Delta Air Lines Reports $940 Million Quarterly Loss But Says March Was Profitable
Delta Air Lines said Wednesday that it recorded a $940 million loss in the first three months of the year, as thriving ticket sales were offset by high fuel prices.
But the airline, which had expected a loss for the quarter, said that its March operations were profitable and that it had been able to pass some of the higher cost of fuel along to customers.
The company reported adjusted operating revenue of $8.2 billion, down 21 percent from the same quarter in 2019 and beating the forecast it issued at the start of the year. Delta said it expected revenue in the second quarter to be down only 3 to 7 percent from a similar period in 2019.
“With a strong rebound in demand as Omicron faded, we returned to profitability in the month of March,” said Ed Bastian, Delta’s chief executive officer, adding that the company was “successfully recapturing higher fuel prices.”
Delta said strong spring-break travel, office reopenings and the lifting of travel restrictions helped to improve demand in the first few months of the year.
Domestic corporate travel was about 70 percent recovered in March, compared to the same month in 2019. International business travel was about 50 percent restored. Delta also said that revenue from sales of premium seats on domestic flights had fully recovered to 2019 levels last month.
Higher jet fuel prices slowed that momentum, though. Delta reported paying an average price of $2.79 per gallon of fuel, up 33 percent from the last quarter of last year. That price included a saving of 7 cents per gallon thanks to the airline’s oil refinery outside Philadelphia. The refinery also collected nearly $1.2 billion in revenue from third-party sales.
On Wednesday, the airline said it expected the price of fuel to rise even higher, to between $3.20 and $3.35 per gallon. It expects seating capacity in the second quarter to be about 84 percent restored.
The industry started the year with widespread flight disruptions as winter storms and staffing shortages caused by the fast-spreading Omicron variant of the coronavirus hampered its ability to handle the busy holiday season. At Delta, for example, about 8,000 employees — more than one in 10 — called in sick, the airline revealed in January. At the time, Mr. Bastian estimated that the variant had delayed the airline recovery by about 60 days.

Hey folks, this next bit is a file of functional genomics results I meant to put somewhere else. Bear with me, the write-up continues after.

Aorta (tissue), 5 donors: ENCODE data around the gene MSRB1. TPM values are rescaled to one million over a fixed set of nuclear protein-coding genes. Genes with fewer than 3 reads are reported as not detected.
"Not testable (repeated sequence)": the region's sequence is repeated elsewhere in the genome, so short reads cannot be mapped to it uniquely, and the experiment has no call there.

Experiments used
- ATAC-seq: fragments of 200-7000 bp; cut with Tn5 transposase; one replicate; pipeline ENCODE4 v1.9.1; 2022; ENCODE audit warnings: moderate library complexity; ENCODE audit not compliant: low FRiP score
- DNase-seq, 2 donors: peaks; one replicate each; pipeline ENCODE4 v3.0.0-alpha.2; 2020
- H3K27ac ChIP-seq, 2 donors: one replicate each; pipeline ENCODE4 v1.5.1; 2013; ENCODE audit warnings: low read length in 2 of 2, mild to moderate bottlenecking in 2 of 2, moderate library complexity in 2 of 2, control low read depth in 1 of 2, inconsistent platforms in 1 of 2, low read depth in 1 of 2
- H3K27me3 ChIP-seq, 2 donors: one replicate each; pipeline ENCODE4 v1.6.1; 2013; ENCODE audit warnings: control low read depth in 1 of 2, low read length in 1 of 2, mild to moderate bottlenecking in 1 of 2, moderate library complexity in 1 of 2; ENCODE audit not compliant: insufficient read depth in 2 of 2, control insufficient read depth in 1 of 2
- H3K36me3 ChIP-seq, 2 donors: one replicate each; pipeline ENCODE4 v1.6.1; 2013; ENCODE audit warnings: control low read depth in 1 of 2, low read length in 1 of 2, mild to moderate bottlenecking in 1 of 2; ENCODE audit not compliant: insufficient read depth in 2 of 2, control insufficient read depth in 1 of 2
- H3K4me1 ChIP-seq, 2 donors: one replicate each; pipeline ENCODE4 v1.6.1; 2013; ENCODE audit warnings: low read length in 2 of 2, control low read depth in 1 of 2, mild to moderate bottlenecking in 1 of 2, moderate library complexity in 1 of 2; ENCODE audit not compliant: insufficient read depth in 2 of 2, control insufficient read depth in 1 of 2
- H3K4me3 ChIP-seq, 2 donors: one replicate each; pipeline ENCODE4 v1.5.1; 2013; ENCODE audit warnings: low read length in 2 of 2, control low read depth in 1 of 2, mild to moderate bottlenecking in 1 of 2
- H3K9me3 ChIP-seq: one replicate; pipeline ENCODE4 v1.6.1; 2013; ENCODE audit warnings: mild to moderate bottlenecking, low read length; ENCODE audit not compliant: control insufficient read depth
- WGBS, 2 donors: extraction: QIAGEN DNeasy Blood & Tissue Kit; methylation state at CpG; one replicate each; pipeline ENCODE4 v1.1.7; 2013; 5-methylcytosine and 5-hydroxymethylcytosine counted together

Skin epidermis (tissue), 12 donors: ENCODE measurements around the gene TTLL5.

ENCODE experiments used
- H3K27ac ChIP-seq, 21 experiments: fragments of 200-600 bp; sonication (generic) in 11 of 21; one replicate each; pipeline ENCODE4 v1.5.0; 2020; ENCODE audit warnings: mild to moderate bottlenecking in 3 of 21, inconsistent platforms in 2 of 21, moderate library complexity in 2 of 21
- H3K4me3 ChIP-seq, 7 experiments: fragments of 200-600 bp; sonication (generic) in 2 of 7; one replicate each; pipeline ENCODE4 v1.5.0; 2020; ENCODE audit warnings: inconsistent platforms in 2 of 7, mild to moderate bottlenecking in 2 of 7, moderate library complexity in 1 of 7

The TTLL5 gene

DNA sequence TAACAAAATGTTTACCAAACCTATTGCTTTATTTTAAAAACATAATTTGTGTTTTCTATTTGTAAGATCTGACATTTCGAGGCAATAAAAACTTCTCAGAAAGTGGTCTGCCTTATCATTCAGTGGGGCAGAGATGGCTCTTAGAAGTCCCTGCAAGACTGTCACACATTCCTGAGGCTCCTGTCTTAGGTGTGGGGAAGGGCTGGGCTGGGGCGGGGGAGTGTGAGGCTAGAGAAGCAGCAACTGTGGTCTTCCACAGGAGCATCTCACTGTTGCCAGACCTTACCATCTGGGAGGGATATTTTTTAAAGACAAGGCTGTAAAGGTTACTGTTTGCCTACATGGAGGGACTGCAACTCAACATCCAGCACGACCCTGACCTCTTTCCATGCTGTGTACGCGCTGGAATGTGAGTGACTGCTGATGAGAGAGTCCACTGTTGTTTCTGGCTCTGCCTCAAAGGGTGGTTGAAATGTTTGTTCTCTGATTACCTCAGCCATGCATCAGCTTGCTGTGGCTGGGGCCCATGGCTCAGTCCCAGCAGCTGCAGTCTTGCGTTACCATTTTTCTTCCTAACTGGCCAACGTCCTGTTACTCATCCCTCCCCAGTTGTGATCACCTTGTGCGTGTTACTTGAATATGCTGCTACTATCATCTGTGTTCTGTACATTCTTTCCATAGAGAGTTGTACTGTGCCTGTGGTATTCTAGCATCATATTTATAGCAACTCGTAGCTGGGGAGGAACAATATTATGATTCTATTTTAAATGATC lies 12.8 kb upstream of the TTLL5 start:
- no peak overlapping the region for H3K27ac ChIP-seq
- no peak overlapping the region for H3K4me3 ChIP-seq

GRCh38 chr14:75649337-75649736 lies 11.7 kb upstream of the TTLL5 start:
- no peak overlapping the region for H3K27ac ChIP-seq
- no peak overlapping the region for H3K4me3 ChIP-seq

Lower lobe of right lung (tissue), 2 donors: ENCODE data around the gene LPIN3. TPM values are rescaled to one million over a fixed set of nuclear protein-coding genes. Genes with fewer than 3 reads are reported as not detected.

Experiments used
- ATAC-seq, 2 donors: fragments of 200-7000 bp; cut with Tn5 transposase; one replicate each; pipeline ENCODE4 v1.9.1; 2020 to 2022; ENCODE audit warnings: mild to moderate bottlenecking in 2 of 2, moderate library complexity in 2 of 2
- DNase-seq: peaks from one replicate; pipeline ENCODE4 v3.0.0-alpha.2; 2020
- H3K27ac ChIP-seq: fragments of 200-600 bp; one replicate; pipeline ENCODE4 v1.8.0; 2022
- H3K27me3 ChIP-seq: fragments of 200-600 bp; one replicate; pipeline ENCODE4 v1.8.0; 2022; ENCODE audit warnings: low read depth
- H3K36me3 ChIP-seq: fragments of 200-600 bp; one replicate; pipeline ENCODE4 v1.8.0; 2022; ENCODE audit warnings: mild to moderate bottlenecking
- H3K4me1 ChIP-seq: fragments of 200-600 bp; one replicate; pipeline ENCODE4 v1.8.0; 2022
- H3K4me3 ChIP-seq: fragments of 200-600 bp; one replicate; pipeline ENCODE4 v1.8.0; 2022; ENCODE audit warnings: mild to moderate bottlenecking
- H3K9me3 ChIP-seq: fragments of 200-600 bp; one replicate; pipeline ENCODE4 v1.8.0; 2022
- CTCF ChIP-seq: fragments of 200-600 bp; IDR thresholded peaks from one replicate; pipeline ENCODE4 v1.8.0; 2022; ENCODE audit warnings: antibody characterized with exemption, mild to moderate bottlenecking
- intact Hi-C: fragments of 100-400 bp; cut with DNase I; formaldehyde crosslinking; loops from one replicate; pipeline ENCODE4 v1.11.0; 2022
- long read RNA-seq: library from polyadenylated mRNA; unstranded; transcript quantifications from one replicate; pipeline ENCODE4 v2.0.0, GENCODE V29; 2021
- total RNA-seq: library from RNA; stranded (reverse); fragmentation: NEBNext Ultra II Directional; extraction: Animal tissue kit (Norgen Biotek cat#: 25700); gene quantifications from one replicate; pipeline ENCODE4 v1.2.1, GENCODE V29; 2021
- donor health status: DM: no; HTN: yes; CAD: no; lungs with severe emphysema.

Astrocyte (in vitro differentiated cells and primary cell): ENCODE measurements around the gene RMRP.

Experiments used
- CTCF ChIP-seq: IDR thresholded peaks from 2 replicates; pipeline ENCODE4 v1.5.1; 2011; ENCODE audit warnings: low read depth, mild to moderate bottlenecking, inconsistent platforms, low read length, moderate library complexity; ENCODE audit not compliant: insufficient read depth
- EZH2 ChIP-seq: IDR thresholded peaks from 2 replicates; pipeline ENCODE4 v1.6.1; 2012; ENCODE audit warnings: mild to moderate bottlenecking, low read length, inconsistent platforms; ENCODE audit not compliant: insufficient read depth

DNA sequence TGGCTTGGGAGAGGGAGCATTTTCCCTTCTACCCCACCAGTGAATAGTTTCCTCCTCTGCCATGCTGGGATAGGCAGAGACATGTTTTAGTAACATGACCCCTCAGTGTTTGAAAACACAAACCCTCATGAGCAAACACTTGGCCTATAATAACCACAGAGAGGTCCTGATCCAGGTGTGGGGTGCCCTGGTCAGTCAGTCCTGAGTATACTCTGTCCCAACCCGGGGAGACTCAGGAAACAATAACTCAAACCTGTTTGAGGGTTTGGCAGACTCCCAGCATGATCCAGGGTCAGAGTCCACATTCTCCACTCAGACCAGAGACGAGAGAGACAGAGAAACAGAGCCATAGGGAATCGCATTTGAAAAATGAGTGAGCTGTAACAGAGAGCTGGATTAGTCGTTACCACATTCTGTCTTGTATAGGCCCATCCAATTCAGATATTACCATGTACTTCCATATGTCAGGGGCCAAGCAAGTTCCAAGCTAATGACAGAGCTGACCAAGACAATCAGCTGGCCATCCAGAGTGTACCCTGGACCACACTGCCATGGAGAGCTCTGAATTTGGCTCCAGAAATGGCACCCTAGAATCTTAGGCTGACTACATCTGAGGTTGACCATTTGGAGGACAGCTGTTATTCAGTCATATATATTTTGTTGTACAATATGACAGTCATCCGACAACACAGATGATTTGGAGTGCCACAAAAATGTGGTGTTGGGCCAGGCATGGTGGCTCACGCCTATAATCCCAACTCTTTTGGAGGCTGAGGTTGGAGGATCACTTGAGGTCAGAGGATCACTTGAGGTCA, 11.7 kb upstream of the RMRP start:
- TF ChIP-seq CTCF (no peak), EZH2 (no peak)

Delta in January said it expected losses that month and in February, with a return to profitability in March. While Delta had expected a loss over the first three months of this year, it projected profits throughout the rest of the year.
March started off strong, with several airlines reporting better-than-expected sales. But some of that improvement was dented by high fuel prices caused by Russia’s invasion of Ukraine and supply chain problems. Still, at an investor conference last month, American Airlines said it expected that the additional revenue would more than offset the rise in fuel prices.
At the same conference, Glen Hauenstein, the president of Delta, said the airline could “easily” increase fares in the second quarter to make up for rising fuel costs, recouping costs faster than normal because customers are booking flights closer to the date of travel. On an average one-way ticket price of about $200, the airline will need to recover $15 to $20, he said at the time. A United Airlines executive was similarly optimistic that the airline would be able to pass on fuel costs to customers in higher fares.
The industry turned a corner recently, according to an analysis by the Adobe Digital Economy Index. In February, for the first time since the pandemic began, ticket sales for domestic flights exceeded those for the same month in 2019, according to the analysis. The trend continued last month, with fares up 20 percent from March 2019, Adobe reported on Tuesday.
For the past several weeks, about two million people were screened daily at Transportation Security Administration security checkpoints, or about 90 percent as many as were screened over a similar period in 2019.
Delta was the first major U.S. airline to report its first-quarter performance. American and United plan to report earnings next week, with Southwest Airlines expected to follow the week after.